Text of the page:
Exclusion and limitation clauses
in business contracts
A presentation at 39 Essex Street on 07.10.09 by
39 ESSEX STREET
In Granville Oil & Chemicals Ltd v Davis Turner & Co. Ltd7, a strong commercially experienced panel of the Court of Appeal, through Tuckey LJ, took the opportunity to say:
“The 1977 Act [UCTA] obviously plays a very important role in protecting vulnerable consumers from the effects of draconian contract terms. But I am less enthusiastic about its intrusion into contracts between commercial parties of equal bargaining strength, who should generally be considered capable of being able to make contracts of their choosing and expect to be bound by their terms.”
THE CONTROL MECHANISMS
There are however a number of control mechanisms applied by the courts in business cases. Although the general approach is based on freedom of contract, the courts are not entirely non‐interventionist.
It is an accepted principle of construction, but not a rule of law, that an exemption or limitation clause will not be interpreted as extending to a situation which would defeat the main object of the contract or create commercial absurdity, despite the literal meaning of the words used8.
This is a strong, but nonetheless rebuttable, presumption explained on the following grounds
“In determining the meaning of the language of a commercial contract …. the law …… generally favours a commercially sensible construction. The reason for this approach is that a commercial construction is more likely to give effect to the intention of the parties. Words are therefore interpreted in the way in which a reasonable commercial person would construe them. And the standard of the reasonable commercial person is hostile to technical interpretations and undue emphasis on the niceties of language.” *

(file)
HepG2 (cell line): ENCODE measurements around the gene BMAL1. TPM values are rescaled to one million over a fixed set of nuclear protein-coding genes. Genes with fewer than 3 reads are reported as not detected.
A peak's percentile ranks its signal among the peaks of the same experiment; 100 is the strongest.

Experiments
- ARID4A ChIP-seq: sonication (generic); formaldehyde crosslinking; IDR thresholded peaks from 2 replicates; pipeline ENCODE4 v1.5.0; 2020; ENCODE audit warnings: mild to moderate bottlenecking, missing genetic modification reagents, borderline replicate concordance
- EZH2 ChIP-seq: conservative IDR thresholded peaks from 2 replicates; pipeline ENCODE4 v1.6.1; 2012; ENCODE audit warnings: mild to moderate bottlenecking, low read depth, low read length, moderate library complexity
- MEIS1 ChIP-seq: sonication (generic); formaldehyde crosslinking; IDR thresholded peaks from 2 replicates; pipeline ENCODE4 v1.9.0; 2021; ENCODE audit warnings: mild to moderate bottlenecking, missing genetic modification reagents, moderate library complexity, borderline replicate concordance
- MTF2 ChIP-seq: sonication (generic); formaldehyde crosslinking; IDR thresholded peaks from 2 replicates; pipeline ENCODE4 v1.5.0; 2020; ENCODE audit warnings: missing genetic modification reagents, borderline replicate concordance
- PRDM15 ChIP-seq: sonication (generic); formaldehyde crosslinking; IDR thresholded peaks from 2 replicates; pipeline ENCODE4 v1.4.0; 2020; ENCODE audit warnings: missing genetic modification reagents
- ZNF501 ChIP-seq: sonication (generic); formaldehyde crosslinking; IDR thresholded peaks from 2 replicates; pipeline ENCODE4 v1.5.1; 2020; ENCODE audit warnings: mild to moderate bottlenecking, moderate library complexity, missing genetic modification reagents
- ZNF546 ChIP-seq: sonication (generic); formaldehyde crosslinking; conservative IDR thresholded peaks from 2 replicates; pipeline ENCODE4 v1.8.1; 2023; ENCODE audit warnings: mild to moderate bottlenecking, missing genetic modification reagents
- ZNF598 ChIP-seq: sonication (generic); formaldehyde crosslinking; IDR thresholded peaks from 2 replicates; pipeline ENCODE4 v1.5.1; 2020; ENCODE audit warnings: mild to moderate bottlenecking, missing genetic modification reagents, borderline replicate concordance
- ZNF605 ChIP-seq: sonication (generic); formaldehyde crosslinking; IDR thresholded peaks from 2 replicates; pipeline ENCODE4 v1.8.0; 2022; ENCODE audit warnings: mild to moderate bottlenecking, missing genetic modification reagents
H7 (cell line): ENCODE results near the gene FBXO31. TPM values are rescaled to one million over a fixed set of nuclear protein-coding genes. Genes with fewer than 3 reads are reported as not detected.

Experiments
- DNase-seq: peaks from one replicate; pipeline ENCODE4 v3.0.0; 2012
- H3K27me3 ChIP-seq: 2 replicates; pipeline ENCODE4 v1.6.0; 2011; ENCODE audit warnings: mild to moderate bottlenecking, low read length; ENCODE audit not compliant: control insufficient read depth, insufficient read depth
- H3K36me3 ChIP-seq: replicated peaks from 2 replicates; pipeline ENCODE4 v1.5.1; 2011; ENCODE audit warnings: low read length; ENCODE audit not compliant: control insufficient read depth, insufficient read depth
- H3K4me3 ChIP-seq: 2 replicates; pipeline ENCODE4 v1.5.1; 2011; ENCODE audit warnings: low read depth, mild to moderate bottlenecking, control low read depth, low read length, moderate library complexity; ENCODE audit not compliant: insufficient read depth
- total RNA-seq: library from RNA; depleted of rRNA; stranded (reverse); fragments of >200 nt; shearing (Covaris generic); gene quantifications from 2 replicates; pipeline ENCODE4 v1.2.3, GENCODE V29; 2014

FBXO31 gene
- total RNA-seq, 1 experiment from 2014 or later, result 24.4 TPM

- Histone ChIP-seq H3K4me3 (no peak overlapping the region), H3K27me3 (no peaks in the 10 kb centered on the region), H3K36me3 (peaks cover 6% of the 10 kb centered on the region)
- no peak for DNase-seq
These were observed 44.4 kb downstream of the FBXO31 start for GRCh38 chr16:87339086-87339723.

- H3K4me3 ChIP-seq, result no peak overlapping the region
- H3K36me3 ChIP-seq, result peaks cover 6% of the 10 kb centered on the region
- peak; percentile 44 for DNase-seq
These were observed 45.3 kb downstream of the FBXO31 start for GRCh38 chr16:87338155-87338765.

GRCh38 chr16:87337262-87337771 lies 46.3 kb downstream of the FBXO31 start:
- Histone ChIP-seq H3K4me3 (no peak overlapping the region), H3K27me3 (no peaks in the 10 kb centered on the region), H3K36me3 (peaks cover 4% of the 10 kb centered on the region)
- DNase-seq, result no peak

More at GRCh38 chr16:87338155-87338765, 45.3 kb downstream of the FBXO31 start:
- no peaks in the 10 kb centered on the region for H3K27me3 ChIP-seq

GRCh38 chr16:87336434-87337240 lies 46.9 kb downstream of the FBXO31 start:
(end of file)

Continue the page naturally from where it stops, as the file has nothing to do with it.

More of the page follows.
*Mannai Investment Co. Ltd v Eagle Star Life Ass. Co. Ltd  749 @ 771 and Sirius Int. Ins. Co Ltd v FAI Gen. Ins. Ltd  1 WLR 3251 @ . In Internet Broadcasting the court relied on this principle to construe an exemption clause so as not to cover a deliberate personal repudiatory breach by one party.
In seeking to escape the effect of an exclusion or limitation clause a party may well wish to demonstrate that in certain specified circumstances the clause will work a serious injustice or even cause an absurd commercial result.
This is a legitimate forensic approach but it is worth noting that in Regus (UK) Ltd v Epcot Solutions Ltd  EWCA Civ. 361 (“Regus”) @  the Court of Appeal, through Rix LJ, expressly approved the “wise” words of Mance LJ in Skipsredittforeningen v Emperor Navigation SA10, a case considering the requirement of reasonableness in the context of an exclusion against misrepresentation, that:
“…. The court should, I think, take care to consider the clause as a whole in the light of the circumstances when the contract was made, in order to judge in the round whether it satisfies the requirement of reasonableness. The court should not be too ready to focus on remote possibilities or to accept arguments that a clause fails the test by reference to relatively uncommon or unlikely situations.”
This feature, which has come to be referred to as part of a wider doctrine of transparency, indicates that, if the clause is clearly drafted and legibly presented (so that, for example, it is “understandable by any intelligent businessman”11), there is a better prospect that a court will be satisfied that the content is reasonable. The converse is, of course, also the case.